This book contains the proceedings from the Codex Judas Congress, the first international conference held to discuss the newly-restored Tchacos Codex. Given that the Tchacos Codex is a newly-conserved ancient book of Christian manuscripts which had yet to be discussed collaboratively by a body of scholars, the research conducted and published within this book by the members of the Codex Judas Congress is nothing less than a landmark in Gnostic studies. Scholars address issues of identity and community, portraits of Judas, astrological lore, salvation and praxis, text and intertext.
Israel's God and Rebecca's Children is a collection of essays written as a tribute to the lasting scholarship and friendship of Larry Hurtado (University of Edinburgh) and Alan Segal (Barnard College), two scholars who have contributed significantly to the contemporary understanding of Second Temple and Rabbinic Judaism and early Christianity. Their colleagues and friends examine a wide range of topics that have been the focus of Hurtado and Segal's research, including Christology, community, Jewish-Christian relations, soteriology and the development of early Christianity. Together these essays reconceptualize Christology and community in Judaism and Christianity and provide valuable insights into the issues of community and identity.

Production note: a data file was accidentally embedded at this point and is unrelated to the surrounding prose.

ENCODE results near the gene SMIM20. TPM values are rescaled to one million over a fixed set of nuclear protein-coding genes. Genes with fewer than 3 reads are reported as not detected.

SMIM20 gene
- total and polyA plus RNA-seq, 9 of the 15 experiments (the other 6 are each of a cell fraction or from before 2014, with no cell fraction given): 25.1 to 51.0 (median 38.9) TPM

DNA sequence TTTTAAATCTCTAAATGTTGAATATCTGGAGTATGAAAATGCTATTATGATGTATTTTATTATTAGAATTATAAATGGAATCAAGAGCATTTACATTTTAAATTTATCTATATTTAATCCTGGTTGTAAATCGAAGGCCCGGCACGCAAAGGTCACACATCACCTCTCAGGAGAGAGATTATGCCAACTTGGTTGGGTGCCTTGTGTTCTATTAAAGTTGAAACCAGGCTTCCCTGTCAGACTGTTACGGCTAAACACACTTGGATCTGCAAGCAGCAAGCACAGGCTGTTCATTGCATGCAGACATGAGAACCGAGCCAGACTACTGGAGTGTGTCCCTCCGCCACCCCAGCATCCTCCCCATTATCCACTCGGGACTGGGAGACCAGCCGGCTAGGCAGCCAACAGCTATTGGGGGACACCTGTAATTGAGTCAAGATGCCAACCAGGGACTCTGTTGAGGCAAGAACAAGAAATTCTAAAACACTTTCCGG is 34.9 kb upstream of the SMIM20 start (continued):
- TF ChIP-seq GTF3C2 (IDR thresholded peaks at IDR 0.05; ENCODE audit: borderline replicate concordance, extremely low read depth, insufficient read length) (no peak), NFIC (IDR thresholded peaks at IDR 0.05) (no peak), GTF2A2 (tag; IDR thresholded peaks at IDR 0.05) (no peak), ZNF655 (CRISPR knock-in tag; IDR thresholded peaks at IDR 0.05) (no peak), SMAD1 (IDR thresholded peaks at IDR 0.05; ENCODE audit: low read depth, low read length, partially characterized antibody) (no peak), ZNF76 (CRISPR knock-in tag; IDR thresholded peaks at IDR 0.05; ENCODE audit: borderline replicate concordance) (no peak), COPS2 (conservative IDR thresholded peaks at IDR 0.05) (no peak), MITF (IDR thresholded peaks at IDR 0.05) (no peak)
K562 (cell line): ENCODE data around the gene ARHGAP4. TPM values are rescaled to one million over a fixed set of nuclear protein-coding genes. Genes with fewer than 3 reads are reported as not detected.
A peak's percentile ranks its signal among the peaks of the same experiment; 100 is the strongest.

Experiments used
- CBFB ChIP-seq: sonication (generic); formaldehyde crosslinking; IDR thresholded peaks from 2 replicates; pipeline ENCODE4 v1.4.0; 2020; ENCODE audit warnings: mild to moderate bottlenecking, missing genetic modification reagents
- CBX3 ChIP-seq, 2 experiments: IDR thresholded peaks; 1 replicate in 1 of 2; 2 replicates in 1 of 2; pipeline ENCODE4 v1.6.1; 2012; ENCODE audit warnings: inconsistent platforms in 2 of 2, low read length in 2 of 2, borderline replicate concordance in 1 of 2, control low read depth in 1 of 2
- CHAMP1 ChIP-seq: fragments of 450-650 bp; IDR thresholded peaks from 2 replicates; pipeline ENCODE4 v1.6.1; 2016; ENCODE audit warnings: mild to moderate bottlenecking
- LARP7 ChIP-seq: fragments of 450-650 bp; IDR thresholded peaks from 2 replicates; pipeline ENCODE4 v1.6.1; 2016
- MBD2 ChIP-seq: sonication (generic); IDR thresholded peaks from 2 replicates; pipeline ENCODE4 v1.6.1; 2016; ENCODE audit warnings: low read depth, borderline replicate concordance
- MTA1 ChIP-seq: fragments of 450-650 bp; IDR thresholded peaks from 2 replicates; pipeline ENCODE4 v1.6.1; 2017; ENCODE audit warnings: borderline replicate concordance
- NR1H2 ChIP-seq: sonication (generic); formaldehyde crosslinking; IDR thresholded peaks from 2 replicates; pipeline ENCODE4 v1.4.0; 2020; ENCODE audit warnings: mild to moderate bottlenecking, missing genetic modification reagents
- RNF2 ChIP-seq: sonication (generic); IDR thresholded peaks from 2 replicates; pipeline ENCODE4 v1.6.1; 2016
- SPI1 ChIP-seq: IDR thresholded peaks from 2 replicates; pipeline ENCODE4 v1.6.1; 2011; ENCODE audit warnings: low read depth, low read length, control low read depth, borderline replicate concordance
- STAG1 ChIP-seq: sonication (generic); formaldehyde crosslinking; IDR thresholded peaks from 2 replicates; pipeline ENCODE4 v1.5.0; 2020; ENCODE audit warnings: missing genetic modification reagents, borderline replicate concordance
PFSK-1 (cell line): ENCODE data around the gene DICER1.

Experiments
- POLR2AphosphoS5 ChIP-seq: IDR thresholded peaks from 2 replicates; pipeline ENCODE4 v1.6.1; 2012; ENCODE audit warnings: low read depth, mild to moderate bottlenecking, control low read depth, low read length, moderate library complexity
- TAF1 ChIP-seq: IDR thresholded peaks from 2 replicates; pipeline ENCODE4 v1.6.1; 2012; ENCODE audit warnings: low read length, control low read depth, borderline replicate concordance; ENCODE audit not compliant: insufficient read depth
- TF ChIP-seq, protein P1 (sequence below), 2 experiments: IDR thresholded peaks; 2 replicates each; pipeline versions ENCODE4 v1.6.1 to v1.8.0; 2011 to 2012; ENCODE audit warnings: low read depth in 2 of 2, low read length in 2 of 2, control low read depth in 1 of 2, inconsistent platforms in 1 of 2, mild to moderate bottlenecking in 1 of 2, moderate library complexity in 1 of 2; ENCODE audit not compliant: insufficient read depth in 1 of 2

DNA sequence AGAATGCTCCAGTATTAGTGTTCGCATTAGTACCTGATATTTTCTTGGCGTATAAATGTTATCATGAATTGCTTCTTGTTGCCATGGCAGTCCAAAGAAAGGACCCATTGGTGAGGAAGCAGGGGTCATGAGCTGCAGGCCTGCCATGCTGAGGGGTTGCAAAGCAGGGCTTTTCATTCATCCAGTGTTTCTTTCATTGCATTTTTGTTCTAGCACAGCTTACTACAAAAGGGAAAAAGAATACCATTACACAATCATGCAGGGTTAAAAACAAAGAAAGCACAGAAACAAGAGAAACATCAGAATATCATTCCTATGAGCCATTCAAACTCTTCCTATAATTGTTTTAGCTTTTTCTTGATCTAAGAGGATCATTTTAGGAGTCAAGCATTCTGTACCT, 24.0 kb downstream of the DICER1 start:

Thomasine Traditions in Antiquity
The Social and Cultural World of the Gospel of Thomas
Edited by Jon Ma. Asgeirsson, April D. DeConick and Risto Uro
Nag Hammadi and Manichaean Studies 59 (Leiden: Brill, 2006)
This volume is a selection of papers presented to the Society of Biblical Literature Thomasine Traditions Group from 1996 to 2001. The papers focus on the early Christian writings attributed to the apostle Thomas with particular emphasis on the Gospel of Thomas. The collection offers an extensive discussion of the social and cultural world of the gospel, particularly examining its relationship to other contemporary Christian writings and Graeco-Roman literature. The essays give a helpful survey of recent developments and discussions in the field of Thomasine studies.